The private sector typically provides better hours, better selection and more convenience for customers.
The province’s debt interest payments are estimated at $956 million this year.
If Canadians ever needed proof that narrow politicking interferes with sensible consumer choice, they need look no further than the byzantine “reforms” on the sale of beer, wine and spirits proposed by Ontario, and one restrictive “reform” recently enacted in British Columbia.
Its been two decades since the Alberta government exited the business of selling beer, wine and spirits to consumers.
Twenty years ago the Alberta government swiftly and boldly threw open Alberta's markets in beer, wine and spirits. The result has been a success story of intense competition, added convenience and thousands of new jobs.
Other provincial governments have never imitated the Alberta accomplishment. But that has much to do with local politics and mythmaking from vested interests, not facts.
When Ontario opposition leader Tim Hudak recently released a position paper that mused about reforming how Ontarians buy their beer, wine and spirits, the usual nonsensical non sequiturs were quickly offered up by those opposed to private liquor stores.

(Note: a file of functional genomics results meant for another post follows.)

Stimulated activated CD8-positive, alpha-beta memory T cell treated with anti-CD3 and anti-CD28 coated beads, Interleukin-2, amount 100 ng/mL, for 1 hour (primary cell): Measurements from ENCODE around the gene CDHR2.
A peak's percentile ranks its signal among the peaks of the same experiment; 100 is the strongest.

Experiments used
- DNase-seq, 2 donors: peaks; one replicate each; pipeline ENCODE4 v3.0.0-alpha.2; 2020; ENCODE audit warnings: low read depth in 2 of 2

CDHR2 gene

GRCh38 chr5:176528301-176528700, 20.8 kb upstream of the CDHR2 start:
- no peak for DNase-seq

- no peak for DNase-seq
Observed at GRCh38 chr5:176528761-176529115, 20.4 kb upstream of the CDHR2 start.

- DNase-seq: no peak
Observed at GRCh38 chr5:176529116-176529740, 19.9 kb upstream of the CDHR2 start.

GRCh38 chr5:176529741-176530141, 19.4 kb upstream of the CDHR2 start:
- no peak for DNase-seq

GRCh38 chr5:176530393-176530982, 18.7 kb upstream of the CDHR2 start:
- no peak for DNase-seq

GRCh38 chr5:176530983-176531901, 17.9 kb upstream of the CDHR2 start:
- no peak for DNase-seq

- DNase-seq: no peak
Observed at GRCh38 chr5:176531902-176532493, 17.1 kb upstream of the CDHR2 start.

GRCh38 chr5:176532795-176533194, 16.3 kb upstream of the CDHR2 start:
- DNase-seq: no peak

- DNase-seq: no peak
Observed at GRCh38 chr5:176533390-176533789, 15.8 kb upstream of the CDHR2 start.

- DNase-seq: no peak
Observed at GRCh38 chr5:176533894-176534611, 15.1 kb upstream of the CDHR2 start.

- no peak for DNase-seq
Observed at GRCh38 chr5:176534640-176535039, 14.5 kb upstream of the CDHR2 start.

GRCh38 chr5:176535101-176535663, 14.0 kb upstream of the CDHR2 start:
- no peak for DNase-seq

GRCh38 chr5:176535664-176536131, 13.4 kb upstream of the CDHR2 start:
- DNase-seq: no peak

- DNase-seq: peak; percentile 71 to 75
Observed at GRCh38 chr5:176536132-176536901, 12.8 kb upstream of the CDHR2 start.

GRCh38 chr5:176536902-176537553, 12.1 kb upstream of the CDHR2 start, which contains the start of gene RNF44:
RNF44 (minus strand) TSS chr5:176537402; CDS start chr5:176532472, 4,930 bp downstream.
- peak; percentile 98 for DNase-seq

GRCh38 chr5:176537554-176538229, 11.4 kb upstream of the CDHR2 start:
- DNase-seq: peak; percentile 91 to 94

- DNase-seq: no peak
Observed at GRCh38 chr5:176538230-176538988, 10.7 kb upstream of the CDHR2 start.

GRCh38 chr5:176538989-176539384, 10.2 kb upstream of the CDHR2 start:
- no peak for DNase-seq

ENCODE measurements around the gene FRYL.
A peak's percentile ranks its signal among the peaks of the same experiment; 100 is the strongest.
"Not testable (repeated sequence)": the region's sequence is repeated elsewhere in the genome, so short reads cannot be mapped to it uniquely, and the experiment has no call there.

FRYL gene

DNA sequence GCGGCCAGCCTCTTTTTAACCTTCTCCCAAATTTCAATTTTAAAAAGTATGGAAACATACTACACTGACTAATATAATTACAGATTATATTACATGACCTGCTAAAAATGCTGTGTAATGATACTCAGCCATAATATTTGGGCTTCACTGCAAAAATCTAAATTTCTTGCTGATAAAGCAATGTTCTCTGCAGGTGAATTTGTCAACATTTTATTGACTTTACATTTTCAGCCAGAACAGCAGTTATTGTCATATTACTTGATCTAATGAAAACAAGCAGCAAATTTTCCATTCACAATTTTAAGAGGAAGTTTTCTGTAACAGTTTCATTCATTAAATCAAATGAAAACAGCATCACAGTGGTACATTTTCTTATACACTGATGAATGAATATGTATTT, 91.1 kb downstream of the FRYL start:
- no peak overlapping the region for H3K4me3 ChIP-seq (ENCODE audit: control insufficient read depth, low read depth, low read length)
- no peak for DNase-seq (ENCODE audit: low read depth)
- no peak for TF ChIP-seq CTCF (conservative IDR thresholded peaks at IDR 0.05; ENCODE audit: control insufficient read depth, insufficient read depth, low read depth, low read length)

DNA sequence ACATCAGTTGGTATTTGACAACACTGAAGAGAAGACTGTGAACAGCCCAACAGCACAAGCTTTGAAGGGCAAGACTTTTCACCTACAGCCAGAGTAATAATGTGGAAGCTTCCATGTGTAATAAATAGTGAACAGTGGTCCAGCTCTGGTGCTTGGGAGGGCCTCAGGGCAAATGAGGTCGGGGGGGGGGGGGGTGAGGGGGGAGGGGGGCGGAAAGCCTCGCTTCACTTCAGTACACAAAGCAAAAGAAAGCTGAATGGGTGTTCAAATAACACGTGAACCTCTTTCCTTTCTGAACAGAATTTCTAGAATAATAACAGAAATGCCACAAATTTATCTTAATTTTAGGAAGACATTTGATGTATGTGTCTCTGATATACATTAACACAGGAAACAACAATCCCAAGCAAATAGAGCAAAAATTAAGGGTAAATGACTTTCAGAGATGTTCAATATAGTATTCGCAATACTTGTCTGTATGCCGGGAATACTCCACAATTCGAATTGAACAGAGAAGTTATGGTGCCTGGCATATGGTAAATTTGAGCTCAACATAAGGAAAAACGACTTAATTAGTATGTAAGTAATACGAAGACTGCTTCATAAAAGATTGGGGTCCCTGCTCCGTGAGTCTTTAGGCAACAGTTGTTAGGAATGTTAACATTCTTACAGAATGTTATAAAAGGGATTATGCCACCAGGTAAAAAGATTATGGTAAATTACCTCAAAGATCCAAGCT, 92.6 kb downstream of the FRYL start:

Ill get to the myths about private booze shortly. In general though, state-owned enterprises almost invariably mean losses for taxpayers, consumers or both.
A good example of the latter is the Liquor Control Board of Ontario (LCBO) itself, which runs the Ontario government liquor stores.
Anyone who recently visited Alberta for the 100th anniversary of the Calgary Stampede might have noticed something unusual about the province: not a single government liquor store.
Alberta does have a plethora of private stores, unlike say, Ontario, where I once drove around Cambridge for what seemed forever to find any shop, government or private, to buy wine for a dinner with relatives.
If youre lucky, your politicians will one day imitate Alberta. To that end, heres how Albertas private sector model came about.